Israel angry over being singled out in action plan on nuclear weapons

By Janine Zacharia and Mary Beth Sheridan
Washington Post Foreign Service
Sunday, May 30, 2010

JERUSALEM -- Israel on Saturday sharply criticized an action plan on nuclear weapons agreed to by the United States and 188 other countries, rebuffing its most novel proposal -- a conference in 2012 to discuss ridding the Middle East of weapons of mass destruction.

The action plan stressed the "importance" of Israel joining the nuclear Non-Proliferation Treaty but did not mention Iran's expanding atomic program, the Israeli government noted.

The agreement, reached a day earlier, had put U.S. officials in an awkward position: Rejecting it would have spelled failure for a month-long conference on the NPT, which has curbed the spread of nuclear weapons for 40 years. But accepting it created a new source of tension between the allies, just days before a visit to Washington by Prime Minister Binyamin Netanyahu.

In a statement Saturday, the Israeli government called the plan "deeply flawed," adding that "it ignores the realities of the Middle East and the real threats facing the region and the entire world."

The plan "singles out Israel, the Middle East's only true democracy and the only country threatened with annihilation," the statement said. "Yet the terrorist regime in Iran, which is racing to develop nuclear weapons and which openly threatens to wipe Israel off the map, is not even mentioned."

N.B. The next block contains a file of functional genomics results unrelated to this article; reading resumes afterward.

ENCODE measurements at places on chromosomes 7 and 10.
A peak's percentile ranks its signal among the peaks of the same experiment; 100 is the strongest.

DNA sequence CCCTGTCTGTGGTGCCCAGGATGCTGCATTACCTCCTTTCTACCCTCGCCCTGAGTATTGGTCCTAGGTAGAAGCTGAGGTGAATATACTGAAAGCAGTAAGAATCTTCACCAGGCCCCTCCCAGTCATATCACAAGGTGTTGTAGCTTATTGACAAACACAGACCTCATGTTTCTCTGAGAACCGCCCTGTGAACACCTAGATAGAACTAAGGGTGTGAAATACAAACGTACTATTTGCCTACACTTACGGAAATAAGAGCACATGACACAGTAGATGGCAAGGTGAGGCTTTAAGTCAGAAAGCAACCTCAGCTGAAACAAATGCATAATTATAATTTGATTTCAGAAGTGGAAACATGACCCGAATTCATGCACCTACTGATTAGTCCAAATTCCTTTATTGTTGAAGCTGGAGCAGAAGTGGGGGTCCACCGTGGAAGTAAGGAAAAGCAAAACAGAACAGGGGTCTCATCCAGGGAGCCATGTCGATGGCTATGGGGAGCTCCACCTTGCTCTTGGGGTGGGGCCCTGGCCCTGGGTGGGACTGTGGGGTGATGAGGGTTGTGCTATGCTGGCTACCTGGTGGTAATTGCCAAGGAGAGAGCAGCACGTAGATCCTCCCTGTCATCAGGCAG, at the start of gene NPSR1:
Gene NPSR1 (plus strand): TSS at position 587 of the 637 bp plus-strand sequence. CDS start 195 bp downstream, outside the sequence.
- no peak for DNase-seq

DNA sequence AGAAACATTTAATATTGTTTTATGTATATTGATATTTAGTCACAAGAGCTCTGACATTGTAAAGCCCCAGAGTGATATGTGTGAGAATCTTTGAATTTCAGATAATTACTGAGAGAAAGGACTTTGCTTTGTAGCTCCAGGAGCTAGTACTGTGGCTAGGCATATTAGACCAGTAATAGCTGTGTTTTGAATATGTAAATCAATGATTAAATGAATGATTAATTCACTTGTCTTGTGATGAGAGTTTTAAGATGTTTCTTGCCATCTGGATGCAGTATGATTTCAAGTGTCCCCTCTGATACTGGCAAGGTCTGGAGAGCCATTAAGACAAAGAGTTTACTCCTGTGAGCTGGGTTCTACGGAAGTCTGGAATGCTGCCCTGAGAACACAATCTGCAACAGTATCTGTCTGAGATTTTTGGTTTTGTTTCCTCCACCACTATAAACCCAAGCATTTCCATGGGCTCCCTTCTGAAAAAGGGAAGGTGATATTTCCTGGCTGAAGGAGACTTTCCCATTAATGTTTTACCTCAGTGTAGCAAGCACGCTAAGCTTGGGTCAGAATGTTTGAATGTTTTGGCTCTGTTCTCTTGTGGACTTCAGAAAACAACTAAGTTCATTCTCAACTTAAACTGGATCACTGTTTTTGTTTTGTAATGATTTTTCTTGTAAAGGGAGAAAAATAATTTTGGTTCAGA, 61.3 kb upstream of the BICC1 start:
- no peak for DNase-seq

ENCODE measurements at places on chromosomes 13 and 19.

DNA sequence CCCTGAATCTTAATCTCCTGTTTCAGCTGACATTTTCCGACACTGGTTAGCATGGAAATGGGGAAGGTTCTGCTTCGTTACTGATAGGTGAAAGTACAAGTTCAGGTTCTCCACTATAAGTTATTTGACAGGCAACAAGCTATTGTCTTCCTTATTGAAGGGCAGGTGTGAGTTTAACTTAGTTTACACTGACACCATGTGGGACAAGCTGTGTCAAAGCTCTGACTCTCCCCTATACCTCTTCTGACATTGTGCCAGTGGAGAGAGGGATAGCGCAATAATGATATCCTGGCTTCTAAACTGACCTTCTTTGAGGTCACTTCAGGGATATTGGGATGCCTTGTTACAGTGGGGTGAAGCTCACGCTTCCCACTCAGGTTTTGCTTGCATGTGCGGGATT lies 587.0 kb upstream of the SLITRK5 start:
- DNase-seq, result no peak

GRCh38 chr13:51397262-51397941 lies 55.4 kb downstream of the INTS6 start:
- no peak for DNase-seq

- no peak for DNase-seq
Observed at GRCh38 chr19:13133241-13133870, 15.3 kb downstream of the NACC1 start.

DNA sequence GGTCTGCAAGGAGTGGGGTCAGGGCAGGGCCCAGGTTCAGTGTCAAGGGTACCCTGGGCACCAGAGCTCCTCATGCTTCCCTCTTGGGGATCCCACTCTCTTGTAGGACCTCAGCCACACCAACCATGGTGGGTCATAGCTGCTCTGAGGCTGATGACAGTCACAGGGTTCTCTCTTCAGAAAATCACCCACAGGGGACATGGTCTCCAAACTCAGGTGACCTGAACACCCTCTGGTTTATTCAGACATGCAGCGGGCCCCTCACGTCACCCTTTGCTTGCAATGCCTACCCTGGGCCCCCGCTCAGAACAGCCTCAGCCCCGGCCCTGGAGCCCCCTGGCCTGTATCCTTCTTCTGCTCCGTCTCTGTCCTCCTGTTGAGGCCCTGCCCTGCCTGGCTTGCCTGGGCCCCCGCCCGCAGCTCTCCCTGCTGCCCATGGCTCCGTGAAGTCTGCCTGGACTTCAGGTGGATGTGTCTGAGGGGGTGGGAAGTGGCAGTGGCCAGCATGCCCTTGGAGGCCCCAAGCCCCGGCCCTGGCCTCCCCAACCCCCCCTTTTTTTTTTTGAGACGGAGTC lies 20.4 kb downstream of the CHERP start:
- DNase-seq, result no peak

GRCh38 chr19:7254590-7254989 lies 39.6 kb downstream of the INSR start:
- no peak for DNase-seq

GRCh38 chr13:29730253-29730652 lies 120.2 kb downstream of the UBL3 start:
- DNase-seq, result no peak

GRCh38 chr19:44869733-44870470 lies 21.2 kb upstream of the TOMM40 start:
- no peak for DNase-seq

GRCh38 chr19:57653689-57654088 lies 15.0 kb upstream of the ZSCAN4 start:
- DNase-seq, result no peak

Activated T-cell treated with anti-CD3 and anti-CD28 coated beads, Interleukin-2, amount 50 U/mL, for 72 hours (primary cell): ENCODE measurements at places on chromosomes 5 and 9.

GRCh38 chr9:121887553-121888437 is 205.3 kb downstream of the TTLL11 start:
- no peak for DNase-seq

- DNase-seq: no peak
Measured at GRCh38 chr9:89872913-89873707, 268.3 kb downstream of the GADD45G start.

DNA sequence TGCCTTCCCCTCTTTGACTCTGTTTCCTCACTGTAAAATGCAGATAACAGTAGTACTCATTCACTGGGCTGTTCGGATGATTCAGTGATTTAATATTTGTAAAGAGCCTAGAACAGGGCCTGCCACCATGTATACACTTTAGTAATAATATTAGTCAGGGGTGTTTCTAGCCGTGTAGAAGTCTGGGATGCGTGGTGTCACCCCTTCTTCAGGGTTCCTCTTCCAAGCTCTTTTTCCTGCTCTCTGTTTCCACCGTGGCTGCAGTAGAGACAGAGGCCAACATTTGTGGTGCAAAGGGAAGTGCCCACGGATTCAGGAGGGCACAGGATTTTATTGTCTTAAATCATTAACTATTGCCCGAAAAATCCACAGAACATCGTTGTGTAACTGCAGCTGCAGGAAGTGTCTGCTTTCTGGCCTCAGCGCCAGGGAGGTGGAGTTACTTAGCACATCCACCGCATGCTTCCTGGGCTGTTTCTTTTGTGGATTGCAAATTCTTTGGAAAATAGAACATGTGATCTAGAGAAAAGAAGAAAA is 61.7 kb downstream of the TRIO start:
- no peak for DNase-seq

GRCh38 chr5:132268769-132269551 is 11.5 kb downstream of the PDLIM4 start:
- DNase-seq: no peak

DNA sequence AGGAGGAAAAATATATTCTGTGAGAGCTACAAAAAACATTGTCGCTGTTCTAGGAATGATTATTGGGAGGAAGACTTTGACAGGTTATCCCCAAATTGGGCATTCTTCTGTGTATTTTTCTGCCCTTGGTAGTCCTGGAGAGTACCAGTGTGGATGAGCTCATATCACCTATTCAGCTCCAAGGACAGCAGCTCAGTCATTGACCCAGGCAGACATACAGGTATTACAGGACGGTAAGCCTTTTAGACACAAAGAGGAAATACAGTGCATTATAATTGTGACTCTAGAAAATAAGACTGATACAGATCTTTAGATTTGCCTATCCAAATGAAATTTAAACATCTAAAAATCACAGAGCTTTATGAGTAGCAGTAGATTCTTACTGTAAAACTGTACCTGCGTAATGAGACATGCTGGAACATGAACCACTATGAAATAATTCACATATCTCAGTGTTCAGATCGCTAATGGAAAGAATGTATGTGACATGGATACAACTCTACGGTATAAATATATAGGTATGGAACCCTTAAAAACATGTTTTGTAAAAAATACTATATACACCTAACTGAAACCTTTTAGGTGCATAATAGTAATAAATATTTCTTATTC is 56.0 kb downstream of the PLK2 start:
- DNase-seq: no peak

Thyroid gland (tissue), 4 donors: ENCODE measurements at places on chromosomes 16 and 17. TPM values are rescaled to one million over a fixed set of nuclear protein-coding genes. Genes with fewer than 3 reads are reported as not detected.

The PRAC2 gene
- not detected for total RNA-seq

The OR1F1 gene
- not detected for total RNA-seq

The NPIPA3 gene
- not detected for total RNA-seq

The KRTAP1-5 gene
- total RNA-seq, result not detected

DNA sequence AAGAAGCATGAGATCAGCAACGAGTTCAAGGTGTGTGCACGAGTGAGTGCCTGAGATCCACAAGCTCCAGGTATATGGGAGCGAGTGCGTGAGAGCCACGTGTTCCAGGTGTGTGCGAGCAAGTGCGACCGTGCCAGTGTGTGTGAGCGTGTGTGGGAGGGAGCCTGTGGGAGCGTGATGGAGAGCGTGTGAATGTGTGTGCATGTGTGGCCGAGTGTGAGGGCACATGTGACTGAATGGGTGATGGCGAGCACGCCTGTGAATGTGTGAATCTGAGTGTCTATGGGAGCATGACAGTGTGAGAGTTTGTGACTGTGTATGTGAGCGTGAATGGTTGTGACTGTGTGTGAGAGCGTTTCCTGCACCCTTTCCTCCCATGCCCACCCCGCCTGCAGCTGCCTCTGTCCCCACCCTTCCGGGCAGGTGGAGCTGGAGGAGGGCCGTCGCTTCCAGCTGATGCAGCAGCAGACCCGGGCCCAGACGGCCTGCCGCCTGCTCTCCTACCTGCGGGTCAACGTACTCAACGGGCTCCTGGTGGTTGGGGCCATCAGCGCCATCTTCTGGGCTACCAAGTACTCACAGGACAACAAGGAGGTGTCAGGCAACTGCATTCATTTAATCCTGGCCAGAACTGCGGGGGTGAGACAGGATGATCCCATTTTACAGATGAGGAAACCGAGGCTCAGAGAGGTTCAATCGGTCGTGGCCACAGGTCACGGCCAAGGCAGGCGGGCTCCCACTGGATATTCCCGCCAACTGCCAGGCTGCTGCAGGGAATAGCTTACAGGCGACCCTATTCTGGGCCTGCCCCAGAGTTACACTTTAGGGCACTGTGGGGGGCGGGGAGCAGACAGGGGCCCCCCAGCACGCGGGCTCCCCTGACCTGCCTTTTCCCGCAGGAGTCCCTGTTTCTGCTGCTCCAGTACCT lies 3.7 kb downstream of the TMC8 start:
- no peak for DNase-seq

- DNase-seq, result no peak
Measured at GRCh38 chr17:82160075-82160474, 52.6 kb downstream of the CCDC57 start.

Netanyahu is scheduled to meet with President Obama on Tuesday to discuss Iran, the peace process with the Palestinians and the NPT resolution.

The U.S. delegation at the NPT review in New York had fought to excise all mentions of Israel in the final document. But on Thursday evening, as delegations prepared for a last round of talks, the conference president informed them that the latest draft of the text was a take-it-or-leave-it document, officials said. Final NPT documents require a consensus.

Many diplomats had expected U.S. officials to withhold approval of the final document because of the mention of Israel. But the U.S. government was apparently reluctant to be viewed as the spoiler at a conference that focused on one of Obama's priorities.

National security adviser James L. Jones said Friday that the U.S. government "deplores" the decision to single out Israel and would "not permit a conference or actions that could jeopardize Israel's national security."

Sheridan reported from New York.

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